Before the development of the rotating disk electrode by Levich and others, the main apparatus for performing electrochemical kinetic studies was the dropping mercury electrode. An unsolved problem was the precise relation between the expanding interface and the observed current. At the time, experimental data were typically interpreted in terms of “activation overpotential” or “concentration polarisation”, or sometimes mixtures of both. These concepts had evolved over a long time, in parallel with the development of galvanostatic instrumentation, and correspond (roughly speaking) to modern “Tafel behaviour” and “diffusion control”. In the case of the dropping mercury electrode, the correction for concentration polarization required the solution of a difficult moving boundary problem. Certain mathematical solutions were first derived by Naum Natanovich Meiman (1911-2001), and then the results were successfully applied to the dropping mercury electrode by Bagotsky [4]. To this day, the analysis of polarographic data in the mixed kinetic regime is known as the Maiman-Bagotsky technique.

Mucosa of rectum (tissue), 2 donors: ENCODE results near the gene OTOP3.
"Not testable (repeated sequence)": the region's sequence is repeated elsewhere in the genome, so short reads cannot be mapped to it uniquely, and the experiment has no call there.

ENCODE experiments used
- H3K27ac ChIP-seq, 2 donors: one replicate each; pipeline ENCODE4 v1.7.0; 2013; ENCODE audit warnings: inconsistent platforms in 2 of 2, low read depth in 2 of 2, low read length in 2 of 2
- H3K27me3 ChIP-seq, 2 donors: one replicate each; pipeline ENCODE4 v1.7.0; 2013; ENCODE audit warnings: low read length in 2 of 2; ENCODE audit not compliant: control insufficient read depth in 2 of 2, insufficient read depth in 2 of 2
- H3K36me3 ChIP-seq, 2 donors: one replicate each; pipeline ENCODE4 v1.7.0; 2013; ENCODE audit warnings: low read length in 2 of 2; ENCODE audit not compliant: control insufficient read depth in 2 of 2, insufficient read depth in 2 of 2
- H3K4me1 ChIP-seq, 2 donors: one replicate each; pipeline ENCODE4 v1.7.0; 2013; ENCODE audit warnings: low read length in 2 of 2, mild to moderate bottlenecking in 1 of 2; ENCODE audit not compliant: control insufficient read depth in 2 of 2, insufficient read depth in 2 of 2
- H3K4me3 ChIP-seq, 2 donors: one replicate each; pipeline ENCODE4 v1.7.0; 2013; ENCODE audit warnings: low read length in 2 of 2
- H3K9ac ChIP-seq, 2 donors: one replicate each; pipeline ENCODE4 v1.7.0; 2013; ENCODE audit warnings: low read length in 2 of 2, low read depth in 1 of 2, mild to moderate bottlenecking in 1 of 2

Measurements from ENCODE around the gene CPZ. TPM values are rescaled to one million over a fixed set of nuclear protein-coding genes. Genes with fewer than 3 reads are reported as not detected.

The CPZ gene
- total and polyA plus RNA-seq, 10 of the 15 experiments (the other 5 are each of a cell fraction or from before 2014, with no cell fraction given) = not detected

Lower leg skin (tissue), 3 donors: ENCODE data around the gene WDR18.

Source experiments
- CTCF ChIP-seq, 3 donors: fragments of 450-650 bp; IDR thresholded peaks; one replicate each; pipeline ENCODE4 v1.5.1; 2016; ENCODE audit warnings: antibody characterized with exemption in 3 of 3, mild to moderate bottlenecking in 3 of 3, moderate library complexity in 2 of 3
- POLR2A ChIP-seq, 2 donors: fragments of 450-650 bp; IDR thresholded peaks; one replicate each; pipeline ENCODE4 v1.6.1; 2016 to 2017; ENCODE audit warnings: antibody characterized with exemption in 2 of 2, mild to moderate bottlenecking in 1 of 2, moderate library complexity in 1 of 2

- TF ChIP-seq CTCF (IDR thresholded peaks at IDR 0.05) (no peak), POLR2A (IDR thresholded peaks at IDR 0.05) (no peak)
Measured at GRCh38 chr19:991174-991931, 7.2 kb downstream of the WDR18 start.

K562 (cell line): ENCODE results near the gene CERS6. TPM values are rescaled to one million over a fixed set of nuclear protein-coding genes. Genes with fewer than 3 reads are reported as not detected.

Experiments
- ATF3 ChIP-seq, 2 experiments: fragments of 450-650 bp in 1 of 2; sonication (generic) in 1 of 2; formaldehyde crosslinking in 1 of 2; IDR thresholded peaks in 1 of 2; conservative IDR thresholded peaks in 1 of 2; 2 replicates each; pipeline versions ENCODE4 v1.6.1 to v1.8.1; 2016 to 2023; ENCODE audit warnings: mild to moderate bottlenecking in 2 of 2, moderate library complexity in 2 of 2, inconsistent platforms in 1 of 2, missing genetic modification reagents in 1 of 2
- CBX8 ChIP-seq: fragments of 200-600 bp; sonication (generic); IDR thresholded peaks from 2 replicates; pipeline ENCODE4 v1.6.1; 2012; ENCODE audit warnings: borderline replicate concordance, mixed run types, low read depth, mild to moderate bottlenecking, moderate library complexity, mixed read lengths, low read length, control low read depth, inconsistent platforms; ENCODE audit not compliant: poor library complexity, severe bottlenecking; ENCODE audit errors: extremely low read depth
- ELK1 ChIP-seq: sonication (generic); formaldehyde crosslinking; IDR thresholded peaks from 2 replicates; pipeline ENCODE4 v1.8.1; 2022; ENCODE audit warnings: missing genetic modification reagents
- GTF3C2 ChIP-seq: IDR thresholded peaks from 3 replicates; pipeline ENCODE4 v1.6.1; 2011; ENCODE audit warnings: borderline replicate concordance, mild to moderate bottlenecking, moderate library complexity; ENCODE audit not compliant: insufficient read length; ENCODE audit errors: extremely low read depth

Vladimir Sergeevich Bagotsky
Alexander Naumovich Frumkin and his collaborators in MSU in the 1940s. Sitting, first row (from left to right): Mikhail Abramovich Gerovich, Alexander Naumovich Frumkin, Zinoviy Alexandrovich Iofa, Amaliya Davydovna Obrucheva. Second row: Vasily Alexandrovich Kuznetsov, Boris Stepanovich Gurenkov, Vladimir Sergeevich Bagotsky, two unknown ladies, Natalya Borisovna Moisseeva, Anna Ivanovna Fedorova, Sofya Yakovlena Mirlina
Vladimir Sergeevich Bagotsky